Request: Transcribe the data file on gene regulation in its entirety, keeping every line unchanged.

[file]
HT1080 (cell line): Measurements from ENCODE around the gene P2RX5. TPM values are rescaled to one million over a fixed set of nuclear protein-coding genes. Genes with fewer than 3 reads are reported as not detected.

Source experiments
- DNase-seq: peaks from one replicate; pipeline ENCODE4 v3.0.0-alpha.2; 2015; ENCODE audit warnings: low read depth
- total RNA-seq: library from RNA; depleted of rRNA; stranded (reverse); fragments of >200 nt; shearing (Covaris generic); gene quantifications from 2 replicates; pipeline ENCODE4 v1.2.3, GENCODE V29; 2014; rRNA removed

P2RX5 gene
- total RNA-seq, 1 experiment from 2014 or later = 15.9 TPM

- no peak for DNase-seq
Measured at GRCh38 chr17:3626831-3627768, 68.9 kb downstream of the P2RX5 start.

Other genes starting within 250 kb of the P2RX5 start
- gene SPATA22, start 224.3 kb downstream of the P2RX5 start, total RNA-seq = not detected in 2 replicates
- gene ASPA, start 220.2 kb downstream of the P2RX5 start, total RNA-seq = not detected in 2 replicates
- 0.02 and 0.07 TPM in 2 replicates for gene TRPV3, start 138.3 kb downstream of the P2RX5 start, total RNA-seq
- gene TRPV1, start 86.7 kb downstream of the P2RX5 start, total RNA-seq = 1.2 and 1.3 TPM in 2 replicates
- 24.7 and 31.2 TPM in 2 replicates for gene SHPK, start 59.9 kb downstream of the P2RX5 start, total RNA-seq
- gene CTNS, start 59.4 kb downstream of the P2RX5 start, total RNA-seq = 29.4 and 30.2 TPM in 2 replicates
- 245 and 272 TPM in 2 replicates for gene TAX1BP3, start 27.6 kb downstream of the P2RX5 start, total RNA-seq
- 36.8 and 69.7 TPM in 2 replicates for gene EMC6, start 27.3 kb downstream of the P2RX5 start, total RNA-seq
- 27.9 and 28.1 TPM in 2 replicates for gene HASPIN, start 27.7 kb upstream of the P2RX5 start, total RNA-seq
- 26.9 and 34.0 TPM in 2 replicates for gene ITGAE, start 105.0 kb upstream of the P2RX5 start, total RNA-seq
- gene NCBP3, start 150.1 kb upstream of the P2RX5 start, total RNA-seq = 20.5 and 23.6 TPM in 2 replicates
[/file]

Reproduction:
HT1080 (cell line): Measurements from ENCODE around the gene P2RX5. TPM values are rescaled to one million over a fixed set of nuclear protein-coding genes. Genes with fewer than 3 reads are reported as not detected.

Source experiments
- DNase-seq: peaks from one replicate; pipeline ENCODE4 v3.0.0-alpha.2; 2015; ENCODE audit warnings: low read depth
- total RNA-seq: library from RNA; depleted of rRNA; stranded (reverse); fragments of >200 nt; shearing (Covaris generic); gene quantifications from 2 replicates; pipeline ENCODE4 v1.2.3, GENCODE V29; 2014; rRNA removed

P2RX5 gene
- total RNA-seq, 1 experiment from 2014 or later = 15.9 TPM

- no peak for DNase-seq
Measured at GRCh38 chr17:3626831-3627768, 68.9 kb downstream of the P2RX5 start.

Other genes starting within 250 kb of the P2RX5 start
- gene SPATA22, start 224.3 kb downstream of the P2RX5 start, total RNA-seq = not detected in 2 replicates
- gene ASPA, start 220.2 kb downstream of the P2RX5 start, total RNA-seq = not detected in 2 replicates
- 0.02 and 0.07 TPM in 2 replicates for gene TRPV3, start 138.3 kb downstream of the P2RX5 start, total RNA-seq
- gene TRPV1, start 86.7 kb downstream of the P2RX5 start, total RNA-seq = 1.2 and 1.3 TPM in 2 replicates
- 24.7 and 31.2 TPM in 2 replicates for gene SHPK, start 59.9 kb downstream of the P2RX5 start, total RNA-seq
- gene CTNS, start 59.4 kb downstream of the P2RX5 start, total RNA-seq = 29.4 and 30.2 TPM in 2 replicates
- 245 and 272 TPM in 2 replicates for gene TAX1BP3, start 27.6 kb downstream of the P2RX5 start, total RNA-seq
- 36.8 and 69.7 TPM in 2 replicates for gene EMC6, start 27.3 kb downstream of the P2RX5 start, total RNA-seq
- 27.9 and 28.1 TPM in 2 replicates for gene HASPIN, start 27.7 kb upstream of the P2RX5 start, total RNA-seq
- 26.9 and 34.0 TPM in 2 replicates for gene ITGAE, start 105.0 kb upstream of the P2RX5 start, total RNA-seq
- gene NCBP3, start 150.1 kb upstream of the P2RX5 start, total RNA-seq = 20.5 and 23.6 TPM in 2 replicates